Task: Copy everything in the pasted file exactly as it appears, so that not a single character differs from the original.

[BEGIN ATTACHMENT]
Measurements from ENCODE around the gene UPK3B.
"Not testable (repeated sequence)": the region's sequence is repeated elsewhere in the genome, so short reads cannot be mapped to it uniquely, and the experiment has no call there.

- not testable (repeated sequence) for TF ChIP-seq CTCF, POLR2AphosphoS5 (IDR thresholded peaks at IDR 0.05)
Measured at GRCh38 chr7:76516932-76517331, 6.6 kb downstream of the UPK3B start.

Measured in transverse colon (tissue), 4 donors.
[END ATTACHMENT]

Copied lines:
Measurements from ENCODE around the gene UPK3B.
"Not testable (repeated sequence)": the region's sequence is repeated elsewhere in the genome, so short reads cannot be mapped to it uniquely, and the experiment has no call there.

- not testable (repeated sequence) for TF ChIP-seq CTCF, POLR2AphosphoS5 (IDR thresholded peaks at IDR 0.05)
Measured at GRCh38 chr7:76516932-76517331, 6.6 kb downstream of the UPK3B start.

Measured in transverse colon (tissue), 4 donors.